- Spend millions lobbying lawmakers to oppose such policies.
- Target products and promotions to youth and other at-risk populations, including women, ethnic groups, the LGBTQ+ community, rural residents, low-income residents, less educated populations and people with mental health conditions.
- Support watered-down and less effective tobacco-endgame measures as a public relations ploy.
- Fund organizations and groups that claim to address the tobacco epidemic but instead divert attention from proven interventions.
How do we get to the tobacco endgame?
Reaching the tobacco endgame and preventing use by kids and young adults will require strong government oversight. We need stronger regulation of the design, manufacturing, sales and marketing of all tobacco products. For example:
- Restrict marketing efforts like celebrity endorsements, movie placements, price promotions, event sponsorships, social media influencers and merchandise branding.
- Eliminate characterizing flavors and sweeteners to reduce appeal to kids.
- Put graphic warning labels and nicotine concentration information on all products and work toward reducing nicotine levels in cigarettes and cigars.
- Strengthen enforcement efforts on retailers to prevent illegal sales of tobacco products.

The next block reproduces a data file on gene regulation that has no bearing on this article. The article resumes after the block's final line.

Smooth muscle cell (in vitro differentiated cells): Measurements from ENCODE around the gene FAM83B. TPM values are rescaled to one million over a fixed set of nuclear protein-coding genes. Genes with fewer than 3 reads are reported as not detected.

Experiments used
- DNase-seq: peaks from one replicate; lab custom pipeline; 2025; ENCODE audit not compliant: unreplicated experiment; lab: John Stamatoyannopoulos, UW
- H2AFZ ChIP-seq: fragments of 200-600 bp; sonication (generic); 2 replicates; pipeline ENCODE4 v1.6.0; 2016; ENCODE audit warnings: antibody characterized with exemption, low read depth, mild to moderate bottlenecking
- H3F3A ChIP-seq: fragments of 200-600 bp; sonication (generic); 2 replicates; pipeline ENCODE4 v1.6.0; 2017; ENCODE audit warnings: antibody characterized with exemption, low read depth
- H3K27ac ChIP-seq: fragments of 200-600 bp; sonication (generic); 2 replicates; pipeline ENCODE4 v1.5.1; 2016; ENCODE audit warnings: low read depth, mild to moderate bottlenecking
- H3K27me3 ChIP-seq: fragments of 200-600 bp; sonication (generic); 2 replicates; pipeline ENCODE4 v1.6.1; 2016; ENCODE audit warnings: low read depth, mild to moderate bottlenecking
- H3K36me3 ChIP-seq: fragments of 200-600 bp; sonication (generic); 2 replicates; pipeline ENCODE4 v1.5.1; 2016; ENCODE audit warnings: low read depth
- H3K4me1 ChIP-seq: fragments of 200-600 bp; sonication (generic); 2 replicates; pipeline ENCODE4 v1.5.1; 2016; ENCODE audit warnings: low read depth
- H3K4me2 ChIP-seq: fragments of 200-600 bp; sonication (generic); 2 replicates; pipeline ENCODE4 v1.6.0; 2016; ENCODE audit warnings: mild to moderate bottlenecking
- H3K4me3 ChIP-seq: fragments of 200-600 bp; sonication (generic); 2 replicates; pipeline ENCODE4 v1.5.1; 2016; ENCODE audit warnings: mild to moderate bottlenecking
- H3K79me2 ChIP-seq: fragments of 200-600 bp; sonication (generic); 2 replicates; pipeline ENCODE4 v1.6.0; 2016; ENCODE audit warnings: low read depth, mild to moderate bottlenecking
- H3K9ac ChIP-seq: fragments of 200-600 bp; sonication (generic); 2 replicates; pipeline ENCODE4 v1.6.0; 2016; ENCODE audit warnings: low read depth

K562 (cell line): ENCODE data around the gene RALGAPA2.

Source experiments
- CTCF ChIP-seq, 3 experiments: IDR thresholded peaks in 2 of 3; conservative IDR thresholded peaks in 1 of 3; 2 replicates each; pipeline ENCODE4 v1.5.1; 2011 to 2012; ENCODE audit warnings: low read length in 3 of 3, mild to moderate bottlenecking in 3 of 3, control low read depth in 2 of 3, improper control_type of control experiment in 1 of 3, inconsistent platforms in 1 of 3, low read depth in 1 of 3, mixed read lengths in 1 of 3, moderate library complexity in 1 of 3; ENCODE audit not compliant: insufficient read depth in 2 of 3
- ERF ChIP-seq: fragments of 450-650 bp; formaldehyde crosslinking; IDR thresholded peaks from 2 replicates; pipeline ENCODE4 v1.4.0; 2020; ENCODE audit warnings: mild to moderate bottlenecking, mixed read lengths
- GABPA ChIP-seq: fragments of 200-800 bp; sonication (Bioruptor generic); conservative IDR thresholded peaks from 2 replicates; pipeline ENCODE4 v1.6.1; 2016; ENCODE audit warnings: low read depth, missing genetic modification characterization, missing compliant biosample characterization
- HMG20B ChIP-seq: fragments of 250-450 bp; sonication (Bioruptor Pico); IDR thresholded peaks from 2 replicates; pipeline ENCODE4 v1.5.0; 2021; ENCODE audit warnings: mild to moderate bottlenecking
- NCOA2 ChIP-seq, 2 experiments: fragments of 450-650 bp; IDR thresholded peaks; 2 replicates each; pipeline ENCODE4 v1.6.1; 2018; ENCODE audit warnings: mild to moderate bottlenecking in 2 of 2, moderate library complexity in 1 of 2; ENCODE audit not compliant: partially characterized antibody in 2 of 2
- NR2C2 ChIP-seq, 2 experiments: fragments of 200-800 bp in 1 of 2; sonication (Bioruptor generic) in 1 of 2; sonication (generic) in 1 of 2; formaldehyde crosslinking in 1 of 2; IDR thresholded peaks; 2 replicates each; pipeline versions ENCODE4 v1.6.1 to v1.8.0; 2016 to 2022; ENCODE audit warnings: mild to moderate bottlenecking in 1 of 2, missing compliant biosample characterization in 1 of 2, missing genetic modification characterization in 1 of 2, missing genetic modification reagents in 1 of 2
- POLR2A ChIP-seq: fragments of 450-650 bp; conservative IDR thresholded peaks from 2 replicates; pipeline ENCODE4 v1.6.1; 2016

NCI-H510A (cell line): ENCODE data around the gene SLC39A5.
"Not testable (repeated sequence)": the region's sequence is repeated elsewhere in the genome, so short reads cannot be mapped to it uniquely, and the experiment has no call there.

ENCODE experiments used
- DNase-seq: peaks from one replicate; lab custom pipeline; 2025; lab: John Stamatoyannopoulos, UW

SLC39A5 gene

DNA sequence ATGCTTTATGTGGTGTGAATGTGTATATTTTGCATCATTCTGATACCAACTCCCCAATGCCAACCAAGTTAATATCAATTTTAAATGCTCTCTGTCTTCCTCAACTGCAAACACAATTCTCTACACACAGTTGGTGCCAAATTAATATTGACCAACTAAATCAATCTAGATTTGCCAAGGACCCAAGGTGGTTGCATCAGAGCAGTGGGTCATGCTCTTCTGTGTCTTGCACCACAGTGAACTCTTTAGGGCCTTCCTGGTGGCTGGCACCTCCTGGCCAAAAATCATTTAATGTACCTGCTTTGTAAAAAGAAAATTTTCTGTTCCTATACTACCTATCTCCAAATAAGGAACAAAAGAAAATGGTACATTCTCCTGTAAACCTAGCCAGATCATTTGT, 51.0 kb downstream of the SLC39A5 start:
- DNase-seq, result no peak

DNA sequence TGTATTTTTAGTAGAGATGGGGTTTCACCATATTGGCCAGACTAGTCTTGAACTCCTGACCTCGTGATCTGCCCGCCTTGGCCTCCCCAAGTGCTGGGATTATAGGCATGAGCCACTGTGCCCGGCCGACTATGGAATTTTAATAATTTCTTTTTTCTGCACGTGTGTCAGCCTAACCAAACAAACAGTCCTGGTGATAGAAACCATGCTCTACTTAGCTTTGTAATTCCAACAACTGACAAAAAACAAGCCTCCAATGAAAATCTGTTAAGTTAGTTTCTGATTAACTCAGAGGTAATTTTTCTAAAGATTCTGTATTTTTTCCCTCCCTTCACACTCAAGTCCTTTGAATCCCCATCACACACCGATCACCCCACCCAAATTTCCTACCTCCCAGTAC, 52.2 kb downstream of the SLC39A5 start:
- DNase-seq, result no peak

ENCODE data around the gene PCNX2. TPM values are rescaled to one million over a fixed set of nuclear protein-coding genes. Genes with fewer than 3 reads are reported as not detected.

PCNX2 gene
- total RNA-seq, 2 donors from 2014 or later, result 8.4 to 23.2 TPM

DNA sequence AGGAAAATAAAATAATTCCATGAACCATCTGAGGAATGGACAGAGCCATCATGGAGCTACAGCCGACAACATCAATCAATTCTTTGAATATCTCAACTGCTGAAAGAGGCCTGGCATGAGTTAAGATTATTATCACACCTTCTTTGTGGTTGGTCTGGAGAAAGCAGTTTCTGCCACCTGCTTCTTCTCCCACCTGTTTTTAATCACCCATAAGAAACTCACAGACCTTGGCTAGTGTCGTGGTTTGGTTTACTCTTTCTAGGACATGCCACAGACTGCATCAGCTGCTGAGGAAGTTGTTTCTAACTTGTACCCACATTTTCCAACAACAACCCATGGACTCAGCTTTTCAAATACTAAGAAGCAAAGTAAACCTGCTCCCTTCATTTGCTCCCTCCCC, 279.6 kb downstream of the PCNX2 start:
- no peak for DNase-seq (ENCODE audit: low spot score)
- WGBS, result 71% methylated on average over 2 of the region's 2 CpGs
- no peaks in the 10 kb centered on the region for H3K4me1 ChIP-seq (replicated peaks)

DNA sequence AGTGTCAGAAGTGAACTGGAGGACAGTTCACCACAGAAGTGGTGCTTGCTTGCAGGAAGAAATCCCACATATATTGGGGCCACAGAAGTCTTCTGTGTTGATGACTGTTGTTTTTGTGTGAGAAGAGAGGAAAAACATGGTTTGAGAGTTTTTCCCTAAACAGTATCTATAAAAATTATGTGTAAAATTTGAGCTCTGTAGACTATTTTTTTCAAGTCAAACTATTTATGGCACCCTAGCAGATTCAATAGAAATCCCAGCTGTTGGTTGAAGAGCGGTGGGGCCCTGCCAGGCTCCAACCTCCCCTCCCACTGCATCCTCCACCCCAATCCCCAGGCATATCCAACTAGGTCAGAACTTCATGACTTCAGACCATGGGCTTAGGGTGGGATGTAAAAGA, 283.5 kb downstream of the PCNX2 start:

- Verify the effectiveness of products marketed to help people stop smoking.
Support what’s already working
We also must continue to support proven strategies and public policy, such as:
- Tobacco excise taxes
- Comprehensive clean-indoor air laws
- Eliminating all characterizing flavors in tobacco products
- Access to and coverage of evidence-based comprehensive cessation therapy to quit tobacco use and nicotine addiction
- Marketing and advertising restrictions
- Public education campaigns
- Youth prevention programs
- Enforcement of Tobacco 21 laws
- Ending the sale of tobacco in pharmacies and health-related businesses
- Reducing the density of tobacco retail outlets around schools and other youth-serving institutions
How you can help
- Stay tobacco-free. If you smoke or use tobacco, make a plan to quit now.
- Talk with young people in your life about the dangers of vaping and any tobacco use.
- Share our infographic with your social networks.
- Advocate for strong, comprehensive tobacco policies and regulation.
- Join local efforts in your community and state at yourethecure.org.
Types of tobacco products
Several types of products are attracting new users through appealing flavors, aggressive marketing and social media engagement. Here are a few you should know about.
Cigarillos – Small cigars that resemble traditional cigarettes but are often exempt from regulation that applies to cigarettes. They tend to be low cost and come in flavors. They are the tobacco product most used by Black adolescents.
E-cigarettes – Electronic devices containing a nicotine-based liquid that is vaporized and inhaled to mimic the experience of smoking cigarettes.
Heat-not-burn products – These devices generate an inhalable aerosol by heating tobacco at approximately 500°F rather than burning.
Hookah – A tobacco pipe with a long, flexible tube that draws the smoke through water. Often used to smoke flavored tobacco in a social group setting or “hookah bar.”
Smokeless tobacco – Products such as chewing and dipping tobacco, dissolvable tobacco lozenges, snus and snuff.